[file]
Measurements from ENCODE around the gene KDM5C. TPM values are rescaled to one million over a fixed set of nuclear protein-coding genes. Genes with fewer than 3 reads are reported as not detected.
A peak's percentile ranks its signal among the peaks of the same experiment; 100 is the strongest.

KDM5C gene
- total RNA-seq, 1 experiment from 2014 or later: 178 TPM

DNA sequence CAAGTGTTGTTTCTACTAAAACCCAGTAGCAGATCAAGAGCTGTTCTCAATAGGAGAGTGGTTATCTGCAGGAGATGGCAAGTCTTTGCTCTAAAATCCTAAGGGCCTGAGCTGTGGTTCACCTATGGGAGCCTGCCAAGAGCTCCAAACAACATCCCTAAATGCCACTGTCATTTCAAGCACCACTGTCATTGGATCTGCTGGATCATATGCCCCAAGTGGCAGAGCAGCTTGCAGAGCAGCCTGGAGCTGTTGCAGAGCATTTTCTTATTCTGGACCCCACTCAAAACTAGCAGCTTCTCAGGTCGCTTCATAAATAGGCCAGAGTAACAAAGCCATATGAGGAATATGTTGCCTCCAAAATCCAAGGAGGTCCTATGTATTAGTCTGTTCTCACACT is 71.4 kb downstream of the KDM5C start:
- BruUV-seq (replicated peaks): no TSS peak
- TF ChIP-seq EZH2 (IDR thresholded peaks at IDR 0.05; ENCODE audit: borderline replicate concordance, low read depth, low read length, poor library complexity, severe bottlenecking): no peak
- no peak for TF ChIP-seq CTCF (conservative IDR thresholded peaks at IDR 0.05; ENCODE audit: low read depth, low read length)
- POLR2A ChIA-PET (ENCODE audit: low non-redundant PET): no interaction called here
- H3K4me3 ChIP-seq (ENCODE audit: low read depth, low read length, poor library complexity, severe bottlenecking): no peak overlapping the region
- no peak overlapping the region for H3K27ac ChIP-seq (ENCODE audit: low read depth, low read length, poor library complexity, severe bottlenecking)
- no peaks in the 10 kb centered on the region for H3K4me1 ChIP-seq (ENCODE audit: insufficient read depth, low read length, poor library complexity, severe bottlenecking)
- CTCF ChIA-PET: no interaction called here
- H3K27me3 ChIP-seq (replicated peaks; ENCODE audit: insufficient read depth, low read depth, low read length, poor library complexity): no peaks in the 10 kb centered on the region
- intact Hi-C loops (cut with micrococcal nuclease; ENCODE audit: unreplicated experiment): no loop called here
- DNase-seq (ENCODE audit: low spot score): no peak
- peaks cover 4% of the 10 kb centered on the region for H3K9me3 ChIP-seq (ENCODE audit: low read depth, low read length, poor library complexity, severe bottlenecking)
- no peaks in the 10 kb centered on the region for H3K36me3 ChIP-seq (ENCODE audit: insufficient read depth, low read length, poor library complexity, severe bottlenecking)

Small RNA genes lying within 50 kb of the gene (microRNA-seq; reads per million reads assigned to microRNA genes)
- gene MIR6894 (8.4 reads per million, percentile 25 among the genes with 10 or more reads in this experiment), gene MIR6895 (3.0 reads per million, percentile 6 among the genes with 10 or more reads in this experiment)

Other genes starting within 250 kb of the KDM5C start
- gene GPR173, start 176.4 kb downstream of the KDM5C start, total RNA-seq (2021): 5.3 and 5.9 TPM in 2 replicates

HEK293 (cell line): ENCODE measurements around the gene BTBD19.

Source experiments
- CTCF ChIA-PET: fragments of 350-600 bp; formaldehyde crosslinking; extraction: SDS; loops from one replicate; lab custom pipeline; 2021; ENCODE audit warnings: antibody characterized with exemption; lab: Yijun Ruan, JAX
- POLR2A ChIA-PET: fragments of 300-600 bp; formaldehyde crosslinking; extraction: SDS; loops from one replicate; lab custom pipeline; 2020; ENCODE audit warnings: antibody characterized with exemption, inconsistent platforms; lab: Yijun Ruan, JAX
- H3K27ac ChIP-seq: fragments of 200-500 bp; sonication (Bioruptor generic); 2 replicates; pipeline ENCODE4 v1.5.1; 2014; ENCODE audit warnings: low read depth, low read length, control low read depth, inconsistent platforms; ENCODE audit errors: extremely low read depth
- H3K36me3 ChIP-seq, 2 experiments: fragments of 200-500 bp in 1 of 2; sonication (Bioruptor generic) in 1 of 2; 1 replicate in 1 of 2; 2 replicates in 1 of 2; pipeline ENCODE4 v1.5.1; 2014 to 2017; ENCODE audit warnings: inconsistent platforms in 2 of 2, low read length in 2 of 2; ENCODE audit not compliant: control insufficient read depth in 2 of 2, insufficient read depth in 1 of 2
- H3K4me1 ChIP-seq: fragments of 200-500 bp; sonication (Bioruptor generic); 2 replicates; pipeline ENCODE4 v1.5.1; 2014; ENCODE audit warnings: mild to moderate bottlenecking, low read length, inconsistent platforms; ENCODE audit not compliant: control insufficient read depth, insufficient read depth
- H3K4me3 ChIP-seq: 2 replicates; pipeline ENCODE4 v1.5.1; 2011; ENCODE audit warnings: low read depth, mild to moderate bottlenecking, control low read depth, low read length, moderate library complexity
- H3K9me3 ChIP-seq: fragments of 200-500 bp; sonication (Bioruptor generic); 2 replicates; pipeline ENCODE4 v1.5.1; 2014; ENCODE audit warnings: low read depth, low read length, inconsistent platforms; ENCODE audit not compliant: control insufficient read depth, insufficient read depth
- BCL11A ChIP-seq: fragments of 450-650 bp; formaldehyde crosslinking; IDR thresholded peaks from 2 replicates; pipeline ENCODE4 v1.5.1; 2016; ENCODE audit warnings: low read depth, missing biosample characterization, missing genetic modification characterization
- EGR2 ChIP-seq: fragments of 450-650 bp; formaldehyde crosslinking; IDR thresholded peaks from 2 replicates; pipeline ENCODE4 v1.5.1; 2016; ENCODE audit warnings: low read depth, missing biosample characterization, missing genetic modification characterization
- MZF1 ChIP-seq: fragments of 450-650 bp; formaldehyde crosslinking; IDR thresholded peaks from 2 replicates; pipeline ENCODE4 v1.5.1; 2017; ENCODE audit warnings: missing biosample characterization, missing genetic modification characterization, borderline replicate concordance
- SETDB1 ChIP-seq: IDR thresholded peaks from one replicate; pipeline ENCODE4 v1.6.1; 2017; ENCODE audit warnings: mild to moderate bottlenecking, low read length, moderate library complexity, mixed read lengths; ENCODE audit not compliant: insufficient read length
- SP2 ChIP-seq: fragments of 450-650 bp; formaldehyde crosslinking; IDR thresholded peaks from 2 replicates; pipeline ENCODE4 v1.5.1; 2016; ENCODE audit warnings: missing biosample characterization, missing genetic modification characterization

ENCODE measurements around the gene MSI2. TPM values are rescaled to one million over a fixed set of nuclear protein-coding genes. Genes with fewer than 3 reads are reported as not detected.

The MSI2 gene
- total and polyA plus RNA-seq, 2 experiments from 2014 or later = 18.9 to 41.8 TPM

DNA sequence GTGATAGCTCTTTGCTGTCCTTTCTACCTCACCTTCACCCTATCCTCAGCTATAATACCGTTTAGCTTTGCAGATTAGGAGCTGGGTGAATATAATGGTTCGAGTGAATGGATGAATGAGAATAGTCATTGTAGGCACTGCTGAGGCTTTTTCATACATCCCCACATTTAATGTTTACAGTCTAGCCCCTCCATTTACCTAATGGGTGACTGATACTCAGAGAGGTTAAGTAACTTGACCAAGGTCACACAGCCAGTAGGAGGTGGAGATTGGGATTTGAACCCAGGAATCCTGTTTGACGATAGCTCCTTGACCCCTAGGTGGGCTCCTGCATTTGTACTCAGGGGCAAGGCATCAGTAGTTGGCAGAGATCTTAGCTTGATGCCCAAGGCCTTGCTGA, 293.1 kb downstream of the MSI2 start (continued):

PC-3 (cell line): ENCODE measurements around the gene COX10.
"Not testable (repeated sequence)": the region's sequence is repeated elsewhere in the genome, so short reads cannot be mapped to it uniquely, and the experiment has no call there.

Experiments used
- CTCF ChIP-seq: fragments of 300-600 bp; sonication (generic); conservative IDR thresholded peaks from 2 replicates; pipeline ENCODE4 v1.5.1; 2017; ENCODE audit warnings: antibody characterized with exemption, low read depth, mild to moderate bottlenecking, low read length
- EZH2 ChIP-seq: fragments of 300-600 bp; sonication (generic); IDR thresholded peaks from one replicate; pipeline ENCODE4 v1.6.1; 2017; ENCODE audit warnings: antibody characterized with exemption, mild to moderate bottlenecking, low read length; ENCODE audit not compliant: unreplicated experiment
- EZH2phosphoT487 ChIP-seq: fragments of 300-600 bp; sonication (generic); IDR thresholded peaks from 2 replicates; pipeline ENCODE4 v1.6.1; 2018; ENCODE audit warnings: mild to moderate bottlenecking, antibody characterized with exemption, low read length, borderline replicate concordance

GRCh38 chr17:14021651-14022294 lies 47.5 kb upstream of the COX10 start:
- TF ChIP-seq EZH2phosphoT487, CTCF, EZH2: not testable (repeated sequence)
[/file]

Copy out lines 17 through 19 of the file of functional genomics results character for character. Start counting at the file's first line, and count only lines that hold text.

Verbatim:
- peaks cover 4% of the 10 kb centered on the region for H3K9me3 ChIP-seq (ENCODE audit: low read depth, low read length, poor library complexity, severe bottlenecking)
- no peaks in the 10 kb centered on the region for H3K36me3 ChIP-seq (ENCODE audit: insufficient read depth, low read length, poor library complexity, severe bottlenecking)

Small RNA genes lying within 50 kb of the gene (microRNA-seq; reads per million reads assigned to microRNA genes)